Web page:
Chonon Bensho

Chonon Bensho (b. Peru, 1992) is an artist whose name means “the swallow of medicine orchards” in her Shipibo language. Bensho was born to a line of Onanya medical sages and is responsible for preserving ancestral medicinal wisdom in her community. Her artistic work is deeply rooted in her spiritual practice and her lifelong residence in the village of Santa Clara de Uchunya, in the Ucayali region of the Peruvian Amazon, where she lives and works in close proximity to the rich ecosystem of Lake Yarinacocha. Bencho creates inspiring images that express the harmonious coexistence between humans and the Amazonian environment, often delving into the enchanted dimension of this place and forms of living within it. Her works combine the use of kené, a traditional Shipibo-Conibo form of design, with techniques she acquired during her painting studies at the Eduardo Meza Saravia Artistic Training School. Understanding her work as a demonstration of the inseparability between bodies, land, and culture, Bensho's practice seeks to illustrate the continuity between constructed environments and the sacred elements of land and water. In 2021, Bensho held a solo exhibition titled Metsá Nete: The Beautiful Visionary World of Chonon Bensho at Alliance Française de Miraflores in Lima, and A River, a Snake, a Map in the Sky at Culturescapes in Basel. 

Nádia Taquary

Nádia Taquary (b. Brazil, 1942) was born in Salvador, the capital city of the Brazilian state of Bahia and the city with the largest Afro-descendant population outside of Africa. Her work draws inspiration from her Yoruba-Brazilian spirituality practices in candomblé, often exploring experimental interpretations of the orishas, their stories, and their ancestral knowledge. Taquary's artistic aesthetic is rooted in the everyday materials used in the practice of candomblé and in joias crioulas, a traditional form of jewelry made by Black women in Bahia since the eighteenth century and worn both as symbols of social status and for spiritual protection. As enslaved women used these complex and beautiful pieces of jewelry to gather resources to buy their freedom, the joias crioulas represent nowadays the sophistication of Black cultural production in Bahia as well as the political strength of Black women. Taquary's work incorporates metal, wood, glass beads, shells, cauris, and coral to represent orishas such as Oshun, Yemanja, Xango, Osain, and Obatala. In recent years, her work has been paying special attention to the Yoruba female ancestral deities, searching in precolonial Africa for tools that could support contemporary women's liberation. Taquary’s work has been featured in exhibitions at the Museu de Arte do Rio, the Museu de Arte da Bahia, the Museu de Arte de São Paulo, and the Fowler Museum at the University of California, Los Angeles. In 2024, she will participate in the 24th Biennale of Sydney.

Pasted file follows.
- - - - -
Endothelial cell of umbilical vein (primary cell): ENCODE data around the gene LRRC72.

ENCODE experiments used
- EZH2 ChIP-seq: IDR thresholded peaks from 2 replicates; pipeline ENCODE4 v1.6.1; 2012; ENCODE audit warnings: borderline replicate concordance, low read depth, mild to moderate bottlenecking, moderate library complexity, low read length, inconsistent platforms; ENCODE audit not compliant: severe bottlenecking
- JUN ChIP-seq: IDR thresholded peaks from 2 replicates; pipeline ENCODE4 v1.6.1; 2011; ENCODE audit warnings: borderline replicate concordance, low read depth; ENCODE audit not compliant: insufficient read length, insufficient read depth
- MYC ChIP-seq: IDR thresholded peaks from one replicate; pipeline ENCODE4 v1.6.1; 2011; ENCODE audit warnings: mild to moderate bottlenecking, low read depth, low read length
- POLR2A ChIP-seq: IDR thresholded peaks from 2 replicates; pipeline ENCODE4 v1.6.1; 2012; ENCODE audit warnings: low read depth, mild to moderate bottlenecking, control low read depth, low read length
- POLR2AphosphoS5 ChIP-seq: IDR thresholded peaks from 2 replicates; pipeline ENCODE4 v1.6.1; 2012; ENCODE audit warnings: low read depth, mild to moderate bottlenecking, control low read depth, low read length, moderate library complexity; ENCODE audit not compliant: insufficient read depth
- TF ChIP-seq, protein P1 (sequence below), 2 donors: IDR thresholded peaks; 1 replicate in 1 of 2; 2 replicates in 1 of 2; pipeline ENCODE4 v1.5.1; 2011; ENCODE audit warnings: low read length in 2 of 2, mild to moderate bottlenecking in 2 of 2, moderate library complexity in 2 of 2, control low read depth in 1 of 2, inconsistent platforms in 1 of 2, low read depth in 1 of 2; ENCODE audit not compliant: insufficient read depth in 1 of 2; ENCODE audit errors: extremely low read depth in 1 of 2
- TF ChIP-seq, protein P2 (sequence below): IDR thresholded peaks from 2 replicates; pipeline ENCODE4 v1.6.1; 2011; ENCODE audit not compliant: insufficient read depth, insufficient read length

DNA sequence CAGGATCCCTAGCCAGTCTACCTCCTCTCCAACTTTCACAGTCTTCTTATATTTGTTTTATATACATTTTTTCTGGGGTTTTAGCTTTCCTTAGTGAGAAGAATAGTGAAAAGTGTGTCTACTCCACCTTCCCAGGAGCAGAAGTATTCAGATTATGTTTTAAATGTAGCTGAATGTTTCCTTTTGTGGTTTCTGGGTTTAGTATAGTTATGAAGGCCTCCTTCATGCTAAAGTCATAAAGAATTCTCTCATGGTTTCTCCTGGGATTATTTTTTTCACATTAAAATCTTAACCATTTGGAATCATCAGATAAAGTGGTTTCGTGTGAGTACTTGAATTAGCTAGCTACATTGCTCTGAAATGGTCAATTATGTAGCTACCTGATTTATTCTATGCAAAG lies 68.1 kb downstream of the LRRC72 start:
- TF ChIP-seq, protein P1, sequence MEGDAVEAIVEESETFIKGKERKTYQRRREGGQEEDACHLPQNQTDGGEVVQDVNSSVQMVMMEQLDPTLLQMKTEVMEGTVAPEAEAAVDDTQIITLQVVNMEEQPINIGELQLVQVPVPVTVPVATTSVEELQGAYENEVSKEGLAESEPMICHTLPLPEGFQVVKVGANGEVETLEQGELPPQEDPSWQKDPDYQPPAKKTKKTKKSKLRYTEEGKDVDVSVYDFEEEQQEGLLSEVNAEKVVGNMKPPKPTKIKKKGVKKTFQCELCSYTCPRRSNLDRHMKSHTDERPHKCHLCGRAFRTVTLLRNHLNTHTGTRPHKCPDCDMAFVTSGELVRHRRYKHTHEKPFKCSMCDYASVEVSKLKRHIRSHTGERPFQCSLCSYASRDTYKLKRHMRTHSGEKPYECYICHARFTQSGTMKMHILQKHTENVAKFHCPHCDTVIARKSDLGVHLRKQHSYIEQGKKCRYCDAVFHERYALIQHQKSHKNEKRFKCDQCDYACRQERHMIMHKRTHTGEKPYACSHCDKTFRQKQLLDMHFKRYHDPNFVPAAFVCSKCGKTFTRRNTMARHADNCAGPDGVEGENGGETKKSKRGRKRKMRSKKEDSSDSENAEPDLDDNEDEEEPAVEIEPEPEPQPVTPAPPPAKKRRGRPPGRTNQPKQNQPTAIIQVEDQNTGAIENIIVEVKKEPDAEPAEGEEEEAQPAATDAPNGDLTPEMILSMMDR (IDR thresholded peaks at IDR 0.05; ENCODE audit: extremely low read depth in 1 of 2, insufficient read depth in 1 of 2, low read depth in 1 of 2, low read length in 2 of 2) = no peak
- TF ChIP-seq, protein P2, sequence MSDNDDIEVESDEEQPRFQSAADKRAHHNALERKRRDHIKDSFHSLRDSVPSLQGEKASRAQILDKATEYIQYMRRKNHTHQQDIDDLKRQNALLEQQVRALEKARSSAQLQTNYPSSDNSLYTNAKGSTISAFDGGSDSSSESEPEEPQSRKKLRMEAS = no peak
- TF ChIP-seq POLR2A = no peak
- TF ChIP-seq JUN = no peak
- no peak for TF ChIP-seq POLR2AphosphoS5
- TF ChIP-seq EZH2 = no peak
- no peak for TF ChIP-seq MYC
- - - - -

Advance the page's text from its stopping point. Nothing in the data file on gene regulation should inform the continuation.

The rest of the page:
Seba Calfuqueo

Seba Calfuqueo (b. Chile, 1991) is a trans, non-binary Mapuche artist born in Lo Prado, Chile. Their practice encompasses performance, ceramics, video, photography, drawing, and installation. Calfuqueo’s work confronts the impact of coloniality and its binary nature on the lives of Indigenous people and the environment, while it elaborates alternatives to the territorial, cultural, and ecological conflicts of our time. Calfuqueo’s work questions the colonial categories of gender, sexuality, race, and social class, opposing the ways used by the Western onto-epistemological system to violently objectify, classify, and commodify nature. Through a practice of intense symbolic force and visual impact, Calfuqueo creates works that intertwine politics, history, spirituality, queerness, and environmentalism. The word “Calfu” in Mapudungun means blue, a color associated by the Mapuche with all that is sacred. Therefore, this color is very present in Calfuqueo’s work. In their practice, we see the coexistence between translation and the untranslatable, maintaining the political and spiritual power of the secret, the sacred, the refusal, and the inapprehensible. Born near the Cautín River in Chile's La Araucanía region, Calfuqueo frequently engages with bodies of water in their performances, associating the fluidity of this element with the fluidity of gender and investigating the relationship between water, territory, and belonging from the perspective of the Mapuche culture and history. The area where Calfuqueo grew up was directly impacted by the 1981 Water Code implemented by Augusto Pinochet, who catastrophically privatized water in Chile. In 2021, Calfuqueo received the Eyebeam’s Fractal Fellowships Award and participated in many major international exhibitions such as the 12th Bienal do Mercosul in Brazil, the 22nd Bienal de Arte Paiz in Guatemala, and the 34th Bienal de São Paulo, among others. 

UÝRA